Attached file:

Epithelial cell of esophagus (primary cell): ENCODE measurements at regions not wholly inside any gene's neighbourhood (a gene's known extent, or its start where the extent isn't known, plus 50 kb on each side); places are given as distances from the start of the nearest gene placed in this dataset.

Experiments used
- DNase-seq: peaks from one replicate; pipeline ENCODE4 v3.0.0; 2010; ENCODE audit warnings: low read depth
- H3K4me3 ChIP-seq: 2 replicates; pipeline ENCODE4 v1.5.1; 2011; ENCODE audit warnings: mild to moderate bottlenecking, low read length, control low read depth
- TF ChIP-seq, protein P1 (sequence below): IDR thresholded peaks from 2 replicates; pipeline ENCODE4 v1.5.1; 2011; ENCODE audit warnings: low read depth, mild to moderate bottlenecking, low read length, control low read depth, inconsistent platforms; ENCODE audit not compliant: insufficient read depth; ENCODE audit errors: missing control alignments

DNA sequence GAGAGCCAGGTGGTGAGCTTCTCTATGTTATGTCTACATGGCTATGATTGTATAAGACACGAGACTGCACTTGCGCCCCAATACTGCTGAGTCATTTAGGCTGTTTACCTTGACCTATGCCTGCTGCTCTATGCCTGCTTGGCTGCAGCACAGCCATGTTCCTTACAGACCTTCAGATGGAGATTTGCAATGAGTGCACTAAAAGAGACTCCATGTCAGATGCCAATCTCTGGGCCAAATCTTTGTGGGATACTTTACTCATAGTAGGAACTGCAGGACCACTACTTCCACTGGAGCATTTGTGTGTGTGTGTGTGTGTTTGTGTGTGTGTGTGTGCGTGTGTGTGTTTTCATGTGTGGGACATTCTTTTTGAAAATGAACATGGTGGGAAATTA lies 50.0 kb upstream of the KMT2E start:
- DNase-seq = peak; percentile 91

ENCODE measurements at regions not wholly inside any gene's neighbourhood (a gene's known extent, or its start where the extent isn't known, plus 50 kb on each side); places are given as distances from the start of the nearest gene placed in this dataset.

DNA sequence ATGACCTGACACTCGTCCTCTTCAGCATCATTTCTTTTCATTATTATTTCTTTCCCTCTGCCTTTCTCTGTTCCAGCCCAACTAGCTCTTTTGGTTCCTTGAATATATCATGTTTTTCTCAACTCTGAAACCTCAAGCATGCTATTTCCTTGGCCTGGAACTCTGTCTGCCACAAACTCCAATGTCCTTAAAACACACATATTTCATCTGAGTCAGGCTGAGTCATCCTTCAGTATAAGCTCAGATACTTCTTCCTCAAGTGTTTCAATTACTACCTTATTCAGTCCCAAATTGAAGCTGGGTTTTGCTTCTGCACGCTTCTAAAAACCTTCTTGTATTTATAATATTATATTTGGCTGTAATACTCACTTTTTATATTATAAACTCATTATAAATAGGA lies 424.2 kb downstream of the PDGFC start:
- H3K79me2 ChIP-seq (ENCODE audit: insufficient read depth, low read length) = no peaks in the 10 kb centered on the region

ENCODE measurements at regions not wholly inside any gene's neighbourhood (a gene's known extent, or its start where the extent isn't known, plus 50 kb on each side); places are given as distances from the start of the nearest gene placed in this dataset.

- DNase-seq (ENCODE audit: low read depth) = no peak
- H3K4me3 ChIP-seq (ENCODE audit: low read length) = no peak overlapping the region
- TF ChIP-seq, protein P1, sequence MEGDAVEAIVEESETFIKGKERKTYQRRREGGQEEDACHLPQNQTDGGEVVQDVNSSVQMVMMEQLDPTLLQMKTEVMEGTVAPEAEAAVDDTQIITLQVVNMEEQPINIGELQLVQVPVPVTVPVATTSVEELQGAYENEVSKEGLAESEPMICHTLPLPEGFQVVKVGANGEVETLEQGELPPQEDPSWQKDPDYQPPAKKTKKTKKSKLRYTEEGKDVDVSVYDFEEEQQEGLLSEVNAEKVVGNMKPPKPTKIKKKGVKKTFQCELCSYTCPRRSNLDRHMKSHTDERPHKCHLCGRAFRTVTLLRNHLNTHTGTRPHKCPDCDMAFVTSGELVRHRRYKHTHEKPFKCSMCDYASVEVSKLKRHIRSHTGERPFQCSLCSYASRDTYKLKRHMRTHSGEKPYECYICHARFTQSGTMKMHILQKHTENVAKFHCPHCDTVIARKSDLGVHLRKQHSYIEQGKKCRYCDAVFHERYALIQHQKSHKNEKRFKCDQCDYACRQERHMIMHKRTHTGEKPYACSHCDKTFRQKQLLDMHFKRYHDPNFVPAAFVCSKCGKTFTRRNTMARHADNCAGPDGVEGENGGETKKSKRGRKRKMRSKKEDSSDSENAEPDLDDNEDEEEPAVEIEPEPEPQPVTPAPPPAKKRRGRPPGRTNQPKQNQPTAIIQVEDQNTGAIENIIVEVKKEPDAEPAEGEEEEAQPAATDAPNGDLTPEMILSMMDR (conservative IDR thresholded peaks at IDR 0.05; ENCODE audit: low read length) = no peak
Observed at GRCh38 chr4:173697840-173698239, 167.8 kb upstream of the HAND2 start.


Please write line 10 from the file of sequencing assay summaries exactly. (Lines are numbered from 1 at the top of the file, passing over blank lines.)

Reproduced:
- H3K79me2 ChIP-seq (ENCODE audit: insufficient read depth, low read length) = no peaks in the 10 kb centered on the region